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Varieties of smart urbanism in the UK: Discursive logics, the state and local urban context

Research output: Contribution to journalArticle

Federico Caprotti, Robert Mark Cowley

Original languageEnglish
JournalTransactions of the institute of british geographers
Early online date10 Jan 2019
Publication statusE-pub ahead of print - 10 Jan 2019


King's Authors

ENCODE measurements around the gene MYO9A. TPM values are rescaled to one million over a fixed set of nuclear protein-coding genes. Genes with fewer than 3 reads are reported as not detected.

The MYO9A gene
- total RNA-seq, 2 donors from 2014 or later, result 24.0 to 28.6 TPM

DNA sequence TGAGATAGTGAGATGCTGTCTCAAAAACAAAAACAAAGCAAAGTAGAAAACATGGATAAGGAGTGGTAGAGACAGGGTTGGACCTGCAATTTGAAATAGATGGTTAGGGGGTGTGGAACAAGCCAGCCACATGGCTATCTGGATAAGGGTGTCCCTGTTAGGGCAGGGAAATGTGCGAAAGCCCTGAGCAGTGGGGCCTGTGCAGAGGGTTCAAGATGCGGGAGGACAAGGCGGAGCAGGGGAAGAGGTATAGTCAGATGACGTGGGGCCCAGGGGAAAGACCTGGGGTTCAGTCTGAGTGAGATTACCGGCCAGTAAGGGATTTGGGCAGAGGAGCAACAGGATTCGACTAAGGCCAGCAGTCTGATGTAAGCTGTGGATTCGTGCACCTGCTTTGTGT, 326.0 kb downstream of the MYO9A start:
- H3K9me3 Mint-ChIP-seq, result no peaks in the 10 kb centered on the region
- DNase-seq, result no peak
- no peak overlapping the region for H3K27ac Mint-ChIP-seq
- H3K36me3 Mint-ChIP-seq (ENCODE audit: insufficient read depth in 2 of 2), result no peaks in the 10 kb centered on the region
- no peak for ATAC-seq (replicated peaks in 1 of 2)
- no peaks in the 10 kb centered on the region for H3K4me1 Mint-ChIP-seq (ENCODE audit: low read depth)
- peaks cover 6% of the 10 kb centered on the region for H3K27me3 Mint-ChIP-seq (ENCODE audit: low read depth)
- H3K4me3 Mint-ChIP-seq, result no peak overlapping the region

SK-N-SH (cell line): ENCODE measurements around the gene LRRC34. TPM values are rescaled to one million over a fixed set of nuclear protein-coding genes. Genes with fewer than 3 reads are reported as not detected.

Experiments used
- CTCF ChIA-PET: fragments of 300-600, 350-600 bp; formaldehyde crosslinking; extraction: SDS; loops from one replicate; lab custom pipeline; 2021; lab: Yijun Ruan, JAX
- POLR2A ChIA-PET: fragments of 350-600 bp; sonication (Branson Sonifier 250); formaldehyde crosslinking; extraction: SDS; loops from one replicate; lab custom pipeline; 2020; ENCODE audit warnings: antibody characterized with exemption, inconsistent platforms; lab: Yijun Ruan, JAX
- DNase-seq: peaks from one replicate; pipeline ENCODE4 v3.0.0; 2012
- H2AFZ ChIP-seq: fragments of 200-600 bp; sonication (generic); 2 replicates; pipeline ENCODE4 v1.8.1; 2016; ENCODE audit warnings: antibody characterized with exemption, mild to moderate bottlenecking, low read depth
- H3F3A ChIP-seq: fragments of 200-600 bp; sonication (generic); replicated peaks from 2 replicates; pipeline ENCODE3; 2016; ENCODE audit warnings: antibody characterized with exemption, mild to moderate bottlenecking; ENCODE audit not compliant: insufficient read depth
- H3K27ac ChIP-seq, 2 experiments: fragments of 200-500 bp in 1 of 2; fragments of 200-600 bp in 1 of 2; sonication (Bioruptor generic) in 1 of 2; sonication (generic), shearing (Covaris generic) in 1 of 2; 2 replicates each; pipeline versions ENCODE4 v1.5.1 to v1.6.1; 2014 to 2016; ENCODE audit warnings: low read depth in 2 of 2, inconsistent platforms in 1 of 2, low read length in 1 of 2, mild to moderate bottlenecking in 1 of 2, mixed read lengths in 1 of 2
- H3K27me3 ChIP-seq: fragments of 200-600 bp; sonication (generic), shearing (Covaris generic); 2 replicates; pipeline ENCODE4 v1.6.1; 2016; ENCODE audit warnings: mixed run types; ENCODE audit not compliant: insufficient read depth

The paper analyses the varieties of smart urbanism to be found in the contemporary urban landscape in the UK. In so doing, it builds on and extends two currently dominant sets of critiques of the smart city: those that call into question its technocratic and top‐down modes of governance, and those that describe the smart city as an empty signifier. The paper makes sense of the UK's variegated local smart urban practices by tracing the emergence of a national, state‐led cultural economy of smart urbanism. Based on an analysis of smart‐city programmes in 34 UK cities, we identify two broad discursive logics through which varieties of smart urbanism are produced and performed. First, the invocation of crisis forms a discursive foundation on which place‐specific logics are based. Second, sets of what we term variegated logics are differently combined to build on the “foundational story” of crisis in the construction of local smart agendas. We discuss three of these variegated logics: the city portrayed as technological simulacrum; the focus on specific sectoral activities; and a chameleonic tendency to envelop previous eco‐urban agendas into smart urbanism. By making these logics visible, the paper opens up a new critical space for debate about alternative future pathways that smart cities might take.

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